I think the thing that is most daunting to me about training for the PCT in 2013 is purposefully going out there and hiking solo, camping solo, and ultimately backpacking solo. It’s one of those things that I’m tempted to just hold out and wait until I’m actually on the trail to experience, but I’m pretty sure that would be disastrous. It would suck to get to the trail, only to find out I truly am too scardey-cat to hike it solo.
And it is possible I am too scaredy-cat. One of my first backpacking trips was a week on the PCT in Oregon. My husband Aaron and I ended up at Mt. Jefferson park at the end of June in a big snow year. It was too early for most PCT’ers and too snowy for most hikers, so we were the only ones there, and it was beautiful. (I think maybe seeing snow covered Mt. Jefferson so close and personal sealed the deal for me to want to continue this whole backpacking thing.) By this time, for various reasons, we were already considering feasible ways to get off the trail. Mostly, we were just hoping to run into somebody, anybody that could take us back to civilization.
It was Breitenbush where we saw our first person, a big man in a white truck setting up camp down the way. At first I was so excited to not just see a person, but a person with transportation! Aaron headed down to his camp to ask for a ride while I set up our own tent. As I set up, I kept looking over toward where Aaron had gone, feeling more and more ill at ease. Suddenly the fact this guy was here all by himself struck me as odd. Why was he here? What was he doing? All alone? So early in the season, and in all this snow? After a long time, Aaron came back and said the guy couldn’t/wouldn’t give a ride, and his reasons were vague. My husband just shrugged, but to me it was a kind of validation to my suspicions. I couldn’t get it out of my head, and that night, even though Aaron fell asleep and began snoring almost instantly, I tossed and turned with growing fear and paranoia.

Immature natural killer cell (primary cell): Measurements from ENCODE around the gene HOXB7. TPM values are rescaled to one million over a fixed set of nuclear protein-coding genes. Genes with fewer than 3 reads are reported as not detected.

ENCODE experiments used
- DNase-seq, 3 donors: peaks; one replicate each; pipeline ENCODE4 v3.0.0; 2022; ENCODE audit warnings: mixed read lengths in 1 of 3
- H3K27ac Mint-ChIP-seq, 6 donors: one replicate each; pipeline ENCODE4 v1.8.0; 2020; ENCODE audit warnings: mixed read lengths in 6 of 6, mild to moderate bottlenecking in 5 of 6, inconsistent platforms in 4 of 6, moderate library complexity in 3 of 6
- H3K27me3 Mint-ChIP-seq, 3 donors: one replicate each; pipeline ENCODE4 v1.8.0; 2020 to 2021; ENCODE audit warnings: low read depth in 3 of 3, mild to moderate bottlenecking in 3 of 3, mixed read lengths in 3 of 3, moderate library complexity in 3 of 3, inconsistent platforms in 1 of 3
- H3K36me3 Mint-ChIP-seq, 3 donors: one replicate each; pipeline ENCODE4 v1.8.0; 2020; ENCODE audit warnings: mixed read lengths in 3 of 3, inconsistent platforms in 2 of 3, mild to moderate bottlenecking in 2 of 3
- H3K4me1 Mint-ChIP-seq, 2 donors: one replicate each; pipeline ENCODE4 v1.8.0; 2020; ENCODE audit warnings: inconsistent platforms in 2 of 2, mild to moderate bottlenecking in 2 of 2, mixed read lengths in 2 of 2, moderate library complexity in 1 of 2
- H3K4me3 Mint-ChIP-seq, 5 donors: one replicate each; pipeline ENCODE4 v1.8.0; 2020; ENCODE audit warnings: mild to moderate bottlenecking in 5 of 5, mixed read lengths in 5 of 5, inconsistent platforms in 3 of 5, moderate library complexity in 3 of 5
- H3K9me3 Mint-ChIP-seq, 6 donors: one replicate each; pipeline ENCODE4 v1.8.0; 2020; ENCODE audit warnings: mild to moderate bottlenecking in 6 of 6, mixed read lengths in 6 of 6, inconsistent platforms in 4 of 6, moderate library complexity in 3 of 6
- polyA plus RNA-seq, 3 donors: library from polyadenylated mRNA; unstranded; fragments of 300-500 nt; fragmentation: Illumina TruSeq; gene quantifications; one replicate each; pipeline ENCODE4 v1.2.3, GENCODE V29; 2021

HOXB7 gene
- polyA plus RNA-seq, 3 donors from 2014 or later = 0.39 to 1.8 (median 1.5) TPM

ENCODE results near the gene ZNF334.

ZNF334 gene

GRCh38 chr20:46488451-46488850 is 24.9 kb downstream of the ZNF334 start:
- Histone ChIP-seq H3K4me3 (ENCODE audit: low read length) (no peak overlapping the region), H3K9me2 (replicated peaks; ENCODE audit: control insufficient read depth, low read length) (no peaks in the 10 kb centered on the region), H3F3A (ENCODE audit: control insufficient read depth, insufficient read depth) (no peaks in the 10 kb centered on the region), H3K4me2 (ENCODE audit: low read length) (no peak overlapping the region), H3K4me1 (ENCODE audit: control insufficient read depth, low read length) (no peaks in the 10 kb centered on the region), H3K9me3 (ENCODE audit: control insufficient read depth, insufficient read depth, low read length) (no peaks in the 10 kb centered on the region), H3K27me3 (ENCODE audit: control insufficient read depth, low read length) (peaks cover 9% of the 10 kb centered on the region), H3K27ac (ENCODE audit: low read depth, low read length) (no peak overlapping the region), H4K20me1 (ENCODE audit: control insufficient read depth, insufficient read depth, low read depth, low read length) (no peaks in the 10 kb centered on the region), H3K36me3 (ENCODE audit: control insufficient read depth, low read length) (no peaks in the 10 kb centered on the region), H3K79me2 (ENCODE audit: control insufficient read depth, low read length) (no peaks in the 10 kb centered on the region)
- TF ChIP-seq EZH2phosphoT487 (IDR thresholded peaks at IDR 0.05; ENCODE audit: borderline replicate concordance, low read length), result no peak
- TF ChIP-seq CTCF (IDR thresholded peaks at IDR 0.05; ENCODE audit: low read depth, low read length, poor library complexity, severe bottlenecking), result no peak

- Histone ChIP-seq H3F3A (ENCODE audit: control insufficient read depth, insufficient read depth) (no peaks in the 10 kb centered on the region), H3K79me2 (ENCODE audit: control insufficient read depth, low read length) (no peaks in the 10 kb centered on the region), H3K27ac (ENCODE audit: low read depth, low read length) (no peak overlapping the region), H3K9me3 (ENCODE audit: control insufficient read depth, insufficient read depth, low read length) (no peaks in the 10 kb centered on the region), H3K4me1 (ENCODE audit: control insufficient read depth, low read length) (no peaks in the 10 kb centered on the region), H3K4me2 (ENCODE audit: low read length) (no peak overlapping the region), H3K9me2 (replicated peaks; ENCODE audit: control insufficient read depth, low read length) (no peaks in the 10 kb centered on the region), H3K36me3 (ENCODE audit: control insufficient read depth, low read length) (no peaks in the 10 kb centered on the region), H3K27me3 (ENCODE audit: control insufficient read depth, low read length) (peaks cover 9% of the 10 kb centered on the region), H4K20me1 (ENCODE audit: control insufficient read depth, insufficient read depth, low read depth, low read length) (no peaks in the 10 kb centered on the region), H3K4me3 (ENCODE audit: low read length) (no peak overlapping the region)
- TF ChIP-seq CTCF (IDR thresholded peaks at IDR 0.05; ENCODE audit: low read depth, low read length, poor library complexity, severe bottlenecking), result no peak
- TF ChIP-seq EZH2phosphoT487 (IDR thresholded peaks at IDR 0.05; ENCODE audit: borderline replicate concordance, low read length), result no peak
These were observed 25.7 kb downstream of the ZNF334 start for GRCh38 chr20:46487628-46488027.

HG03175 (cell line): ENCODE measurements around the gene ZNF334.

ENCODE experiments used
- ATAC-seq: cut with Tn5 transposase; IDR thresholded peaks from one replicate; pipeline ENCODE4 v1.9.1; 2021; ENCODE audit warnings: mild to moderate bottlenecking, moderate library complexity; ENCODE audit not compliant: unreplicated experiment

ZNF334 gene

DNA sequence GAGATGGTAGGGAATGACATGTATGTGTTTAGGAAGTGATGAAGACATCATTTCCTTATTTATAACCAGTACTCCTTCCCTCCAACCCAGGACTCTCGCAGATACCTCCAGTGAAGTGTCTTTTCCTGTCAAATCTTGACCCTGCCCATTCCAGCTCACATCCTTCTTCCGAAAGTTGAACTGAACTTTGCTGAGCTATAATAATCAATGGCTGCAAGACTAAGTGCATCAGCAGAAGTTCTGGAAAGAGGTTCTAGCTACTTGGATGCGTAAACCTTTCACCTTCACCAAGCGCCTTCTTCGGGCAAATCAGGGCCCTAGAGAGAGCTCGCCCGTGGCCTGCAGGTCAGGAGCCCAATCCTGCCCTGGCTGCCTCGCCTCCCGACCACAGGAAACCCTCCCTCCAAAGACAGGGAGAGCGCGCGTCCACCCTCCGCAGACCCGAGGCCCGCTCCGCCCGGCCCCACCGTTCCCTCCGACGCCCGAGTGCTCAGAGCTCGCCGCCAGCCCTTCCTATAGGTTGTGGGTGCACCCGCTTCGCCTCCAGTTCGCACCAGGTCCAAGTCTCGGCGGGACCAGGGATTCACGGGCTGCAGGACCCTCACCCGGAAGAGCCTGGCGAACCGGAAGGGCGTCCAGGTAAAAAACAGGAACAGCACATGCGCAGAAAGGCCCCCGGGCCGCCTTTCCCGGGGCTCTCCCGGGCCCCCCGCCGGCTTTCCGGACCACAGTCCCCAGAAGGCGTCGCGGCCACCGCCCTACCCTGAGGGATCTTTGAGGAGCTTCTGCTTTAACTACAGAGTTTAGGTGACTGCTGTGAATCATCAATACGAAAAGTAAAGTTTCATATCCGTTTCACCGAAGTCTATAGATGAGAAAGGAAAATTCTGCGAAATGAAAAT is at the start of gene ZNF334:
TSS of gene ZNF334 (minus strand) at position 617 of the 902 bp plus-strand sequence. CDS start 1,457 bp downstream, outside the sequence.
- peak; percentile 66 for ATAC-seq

What’s to stop this guy from coming over here with an ax and killing us, I wondered. Nothing. He could be heading over here now, blade in hand, planning where to bury our bones after he raped us and ate us, or whatever it is that ax murders do. I began to admonish myself for never taking self-defense classes. The scenario played and replayed over and over in my head, becoming more clear and tactile with every pass through. Every sound confirmed approach.
I got out of my sleeping bag so I could kick and punch and flail about if I needed to, but I was too afraid to actually look outside. I tried to wake my husband up and whispered my fears into his ear, but he just mumbled and turned over. I was pretty much stuck like that all night, frozen in fear, unable to sleep until the last few hours of dark.
Of course in the bright morning light, I laughed at myself for my over active imagination. Obviously everything was fine. When we passed his camp, he wasn’t even there anymore, and my irrational fears of the night before gave way to the more understandable irritation that this dude had no qualms leaving us, who needed a ride, for no good (as I saw) reason. We found a ride later that day at Ollalie Lake. Thank you Mark and Tim from Lincoln City, Oregon!
So. My much belabored point is that I can work myself up into crazy fear. Even when I’m with somebody, and with no evidence of there being anything to be scared about. I figure this tendency toward ruminating over scary scenarios, in effect making them stronger and scarier, is going to be even worse all alone in a tent.
Thus begins a new phase of my PCT training: Exposure to the thing that scares me in effort to make those fears more manageable, so that I can hike the PCT successfully, A.K.A. “Operation Man-Up, Lady!” More to come!